Aaron, the knowledge commons and civil disobedience

Filed under: Stuff... pfu... — Ilias Bartolini at 5:24 am on Sunday, February 2, 2014

I wrote this short article as part of an assignment of an on-line course I’ve been recently attending.
I thought it’s worth sharing since it reflects in a brief way some of the changes and discoveries of my last year of radicalization.

Knowledge is getting more and more recognised as a new commons of the information age. Since information can be shared today at extremely small cost many advocate for the hypothesis that the traditional constraint of limited resources of “The tragedy of the commons” does not apply to knowledge.

Still Aaron Swartz argued in his “Guerilla Open Access Manifesto” that “Information is power. But like all power, there are those who want to keep it for themselves”.
Organizations and structures of power are creating artificial scarcity limiting our possibility to benefit from this commons.

On January 6 2011, Aaron was arrested and charged for breaking in the JSTOR archive at MIT. Allegedely his intent was to release to the public the content of the JSTOR archive: one of the largest online archives of academic articles.

Wasn’t Aaron first attempt. 3 years before he released a copy of PACER archive of US Federal Court Documents previously locked behind a paywall.

In the academic and legal context JSTOR was correctly following common norms. But only because of a set on legal norms that are injust towards other sectors of the world population that are suffering for the lack of access to valuable information.
Why only the academic elite had free acess to this extremely valuable resource? Why only who can afford to pay can access court documents that are in the public domain?

How can we re-establish a fair and just access to these common resources? I believe that pro-social behaviour, cooperation and collaboration within moral and individual boundaries are an ideal solution to manage the commons. But there are situations in which structures of power are creating unjust laws and artificial scarcity of a resource limiting our rights and limiting our capability to changing the rules. This is a state of oppression.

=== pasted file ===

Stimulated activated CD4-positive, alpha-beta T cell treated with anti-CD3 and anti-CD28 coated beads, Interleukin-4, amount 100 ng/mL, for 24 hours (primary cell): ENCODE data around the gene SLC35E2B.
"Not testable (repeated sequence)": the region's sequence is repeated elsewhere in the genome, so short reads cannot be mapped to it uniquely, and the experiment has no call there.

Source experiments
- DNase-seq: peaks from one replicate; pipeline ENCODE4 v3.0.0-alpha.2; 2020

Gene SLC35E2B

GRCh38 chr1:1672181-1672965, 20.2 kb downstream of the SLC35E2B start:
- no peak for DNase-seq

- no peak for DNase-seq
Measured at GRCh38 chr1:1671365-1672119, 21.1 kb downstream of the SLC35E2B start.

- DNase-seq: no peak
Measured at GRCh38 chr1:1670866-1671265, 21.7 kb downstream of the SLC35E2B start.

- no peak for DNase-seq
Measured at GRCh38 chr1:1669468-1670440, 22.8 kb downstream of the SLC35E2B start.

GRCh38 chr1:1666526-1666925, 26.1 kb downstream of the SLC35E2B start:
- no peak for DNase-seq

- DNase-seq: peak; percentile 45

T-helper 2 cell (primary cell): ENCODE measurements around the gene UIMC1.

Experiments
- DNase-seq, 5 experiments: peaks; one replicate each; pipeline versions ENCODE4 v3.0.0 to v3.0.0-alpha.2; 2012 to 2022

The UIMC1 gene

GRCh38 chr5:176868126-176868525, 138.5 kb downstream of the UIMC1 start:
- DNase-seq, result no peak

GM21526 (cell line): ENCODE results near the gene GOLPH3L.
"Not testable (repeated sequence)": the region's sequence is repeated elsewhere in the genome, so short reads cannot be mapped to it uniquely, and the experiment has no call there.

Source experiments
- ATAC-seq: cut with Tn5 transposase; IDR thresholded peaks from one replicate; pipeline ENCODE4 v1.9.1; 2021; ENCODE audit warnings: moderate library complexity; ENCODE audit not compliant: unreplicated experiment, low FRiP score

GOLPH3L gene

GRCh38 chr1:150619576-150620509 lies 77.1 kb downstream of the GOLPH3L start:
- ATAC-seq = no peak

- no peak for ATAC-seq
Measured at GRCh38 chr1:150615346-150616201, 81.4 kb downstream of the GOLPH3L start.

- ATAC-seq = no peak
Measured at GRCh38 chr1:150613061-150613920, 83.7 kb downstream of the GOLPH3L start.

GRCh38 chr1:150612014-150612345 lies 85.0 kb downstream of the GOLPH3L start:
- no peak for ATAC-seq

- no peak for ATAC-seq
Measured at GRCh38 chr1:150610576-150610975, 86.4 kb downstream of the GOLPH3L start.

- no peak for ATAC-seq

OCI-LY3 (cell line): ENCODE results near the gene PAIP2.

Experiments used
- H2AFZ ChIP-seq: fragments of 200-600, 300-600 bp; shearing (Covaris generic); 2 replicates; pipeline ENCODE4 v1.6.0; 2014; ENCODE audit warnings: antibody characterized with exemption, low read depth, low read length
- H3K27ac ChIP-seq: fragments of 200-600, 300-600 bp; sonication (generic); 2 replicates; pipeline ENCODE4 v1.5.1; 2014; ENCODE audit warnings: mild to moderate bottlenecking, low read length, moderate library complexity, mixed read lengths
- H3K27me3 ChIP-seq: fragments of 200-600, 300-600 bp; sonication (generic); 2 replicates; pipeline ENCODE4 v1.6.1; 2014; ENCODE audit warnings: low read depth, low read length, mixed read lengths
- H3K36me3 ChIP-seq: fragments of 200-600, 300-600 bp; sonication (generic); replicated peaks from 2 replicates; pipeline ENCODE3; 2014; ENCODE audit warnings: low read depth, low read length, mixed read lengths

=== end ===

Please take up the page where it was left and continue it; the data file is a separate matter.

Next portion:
One point of view on the “Paradox of tolerance” states that we should be warranted to “not tolerate the intolerants” when they are threatening and limiting our liberties. In Aaron owns words “There is no justice in following unjust laws”.
Sometimes when the moral and normative code that is regulating our access to commons resource is unjust a radical action is needed.
Is civil disobedience a valid course of action to reestablish just access to resources and exercise our right in society?

Martin Luther King own “Letter from a Birmingham Jail” is a testimony on the moral appropriateness of nonviolent civil disobedience.
“You express a great deal of anxiety over our willingness to break laws. This is certainly a legitimate concern.[…] The answer lies in the fact that there are two types of laws: just and unjust. I would be the first to advocate obeying just laws. One has not only a legal but a moral responsibility to obey just laws. Conversely, one has a moral responsibility to disobey unjust laws.”

After Aaron’s tragic suicide, victim of prosecutorial overreach, part of the academic community decided to publicly release copirighted research articles online as a tribute to his death.
It’s your own choice to decide if today is going to be another day to start fighting back!”